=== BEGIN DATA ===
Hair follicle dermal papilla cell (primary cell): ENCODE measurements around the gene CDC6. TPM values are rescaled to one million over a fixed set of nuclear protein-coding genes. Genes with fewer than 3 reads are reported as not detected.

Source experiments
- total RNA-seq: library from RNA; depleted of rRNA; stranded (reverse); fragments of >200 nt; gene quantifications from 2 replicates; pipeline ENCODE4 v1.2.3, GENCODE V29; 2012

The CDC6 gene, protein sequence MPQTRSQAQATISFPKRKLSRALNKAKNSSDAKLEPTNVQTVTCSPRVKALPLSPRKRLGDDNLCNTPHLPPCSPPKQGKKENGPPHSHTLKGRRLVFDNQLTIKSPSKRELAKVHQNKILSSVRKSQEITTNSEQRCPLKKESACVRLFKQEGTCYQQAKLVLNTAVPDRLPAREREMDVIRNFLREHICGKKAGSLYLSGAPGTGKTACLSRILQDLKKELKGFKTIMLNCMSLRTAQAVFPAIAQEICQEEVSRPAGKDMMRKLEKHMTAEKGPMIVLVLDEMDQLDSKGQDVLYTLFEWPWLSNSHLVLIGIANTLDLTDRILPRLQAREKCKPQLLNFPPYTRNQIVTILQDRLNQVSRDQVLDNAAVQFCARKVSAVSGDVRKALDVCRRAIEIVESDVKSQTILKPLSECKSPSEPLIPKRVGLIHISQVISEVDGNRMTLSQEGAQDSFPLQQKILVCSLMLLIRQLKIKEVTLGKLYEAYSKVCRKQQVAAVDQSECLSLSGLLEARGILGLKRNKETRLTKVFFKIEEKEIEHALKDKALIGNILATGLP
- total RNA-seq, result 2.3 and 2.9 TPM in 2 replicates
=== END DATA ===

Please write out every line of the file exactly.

Hair follicle dermal papilla cell (primary cell): ENCODE measurements around the gene CDC6. TPM values are rescaled to one million over a fixed set of nuclear protein-coding genes. Genes with fewer than 3 reads are reported as not detected.

Source experiments
- total RNA-seq: library from RNA; depleted of rRNA; stranded (reverse); fragments of >200 nt; gene quantifications from 2 replicates; pipeline ENCODE4 v1.2.3, GENCODE V29; 2012

The CDC6 gene, protein sequence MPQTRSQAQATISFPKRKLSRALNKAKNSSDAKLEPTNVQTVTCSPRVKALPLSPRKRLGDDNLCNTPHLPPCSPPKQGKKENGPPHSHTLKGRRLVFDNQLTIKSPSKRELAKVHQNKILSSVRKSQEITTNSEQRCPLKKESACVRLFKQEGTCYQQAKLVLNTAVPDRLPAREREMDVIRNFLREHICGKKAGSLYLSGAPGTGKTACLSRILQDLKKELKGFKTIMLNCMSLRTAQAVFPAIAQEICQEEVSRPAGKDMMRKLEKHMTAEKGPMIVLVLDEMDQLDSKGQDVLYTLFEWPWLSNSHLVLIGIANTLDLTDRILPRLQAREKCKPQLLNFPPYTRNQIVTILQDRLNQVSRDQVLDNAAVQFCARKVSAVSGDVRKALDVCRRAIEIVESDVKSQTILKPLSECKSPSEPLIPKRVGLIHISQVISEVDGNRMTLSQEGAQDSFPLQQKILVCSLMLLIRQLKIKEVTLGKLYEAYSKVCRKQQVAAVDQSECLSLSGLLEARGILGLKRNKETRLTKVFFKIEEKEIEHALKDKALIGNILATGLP
- total RNA-seq, result 2.3 and 2.9 TPM in 2 replicates